You’d never know there was a river in the ravine, below hills of clay and sand and sagebrush, below the green flats of alfalfa fields, below the cattle feasting on pasture like black ants on sugar. If you’d walk down the dusty gravel road, perhaps the wind would carry a fine spray of irrigation water to your face as you passed by fields where sprinklers slapped counterweights in and out of the stream of water and perhaps you would have to dodge the sprinkler as it tsssk-tssssked by in a spiral, eventually you would reach the end of the field, where the crops dropped from knee-tall to calf-tall, then to a thick swash of cheatgrass. Several feet beyond the field are scrawny shrubs as old as any tree, gnarled and twisted, some reaching the height of a man, others still taller, but most sagebrush grow to be chest-height or less. It was these plants we would cut fresh growth from, bind the stems with string, and toss the bundles onto car dashes. Weeks later, the dusty mint colored leaves would dry and fall into the air vents, the bundles discarded. A shorter plant grows with the sagebrush, a less-woody thing with stems like a straw broom with leaves: rabbitbrush, a not-so-aromatic plant which the deer and goats and rabbits preferred to nibble upon. Should the wind be blowing stiff and strong, as it is usually doing, the golden eagles will usually come down from the lava cliffs a couple miles from the river, and come to the tip of this ravine to glide over the wind, seemingly locked in place or just swaying like a tethered kite before drifting off into the skies or in search of field mice.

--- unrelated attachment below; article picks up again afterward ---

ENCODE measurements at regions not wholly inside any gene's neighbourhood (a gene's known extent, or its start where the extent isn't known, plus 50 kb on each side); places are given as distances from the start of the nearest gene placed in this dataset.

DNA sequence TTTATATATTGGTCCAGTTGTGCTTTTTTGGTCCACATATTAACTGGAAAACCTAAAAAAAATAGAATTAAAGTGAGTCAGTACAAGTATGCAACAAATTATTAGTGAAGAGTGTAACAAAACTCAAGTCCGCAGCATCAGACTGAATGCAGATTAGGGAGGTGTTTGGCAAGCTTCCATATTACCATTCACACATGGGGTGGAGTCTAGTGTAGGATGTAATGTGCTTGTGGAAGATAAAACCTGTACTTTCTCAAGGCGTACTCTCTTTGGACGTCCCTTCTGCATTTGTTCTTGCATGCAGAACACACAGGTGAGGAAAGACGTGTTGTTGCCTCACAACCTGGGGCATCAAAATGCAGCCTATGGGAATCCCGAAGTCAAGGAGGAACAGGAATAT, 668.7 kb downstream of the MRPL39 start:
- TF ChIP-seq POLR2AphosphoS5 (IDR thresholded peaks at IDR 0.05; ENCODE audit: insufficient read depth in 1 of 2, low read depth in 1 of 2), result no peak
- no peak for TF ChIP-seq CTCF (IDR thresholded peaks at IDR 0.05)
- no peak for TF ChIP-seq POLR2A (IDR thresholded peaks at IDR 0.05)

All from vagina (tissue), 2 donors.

The road turns around the corner of the field and drops down the ravine, and you can first glimpse the river, white water rolling over boulders at the bottom of a clay canyon made from a history of landslides. Around the switchback, there’s a calm portion of the river with jumping fish, willows lining both sides, rocks of all shapes and sizes, and a sandy beach where kiyakers come to play. On occasion, ducks will fly up from the place where water reverses flow and swirls in a slow circle behind the rapids. Other times, you will see the kiyakers in their little boats like Styrofoam bananas going down the rapids with their paddles, often turning themselves under the waves then upright again, spinning on a dime and darting through the water the same way a good quarter horse cuts calves. On rare occasions, you could look up to the rapids and see pelicans perched on rocks, fishing to fill the sac beneath their beak. Always, always no matter the occasion, you can see sea gulls which eat river fish and whatever crumbs the interstate travelers toss them up at the gas station a few miles away, and always, no matter if there is snow or burning heat, you can see the deer trails down to the river, and you can see the canal that had been built in the nineteen-fifties. It is a straight line, a giant sluice made of concrete and covered with wood now fallen in and rotten, an attempt to bring water to an arid land so to give it the same life as is on this side of the river, but there had been one fatal flaw in the plan, just one simple oversight that no engineering nor determination could fix: That concrete and water cannot be supported on a ground made from wet clay. So it was that several sections of the once-great canal were now located quite some distance downhill from the rest of it, and other sections were gone completely.
***OK, that’ll do it for today’s writing prompt. It’s a bit too late for me to discuss what I hoped to learn/did learn by writing this, you understand that my voice is quite sore from elementary PE. 😉 ***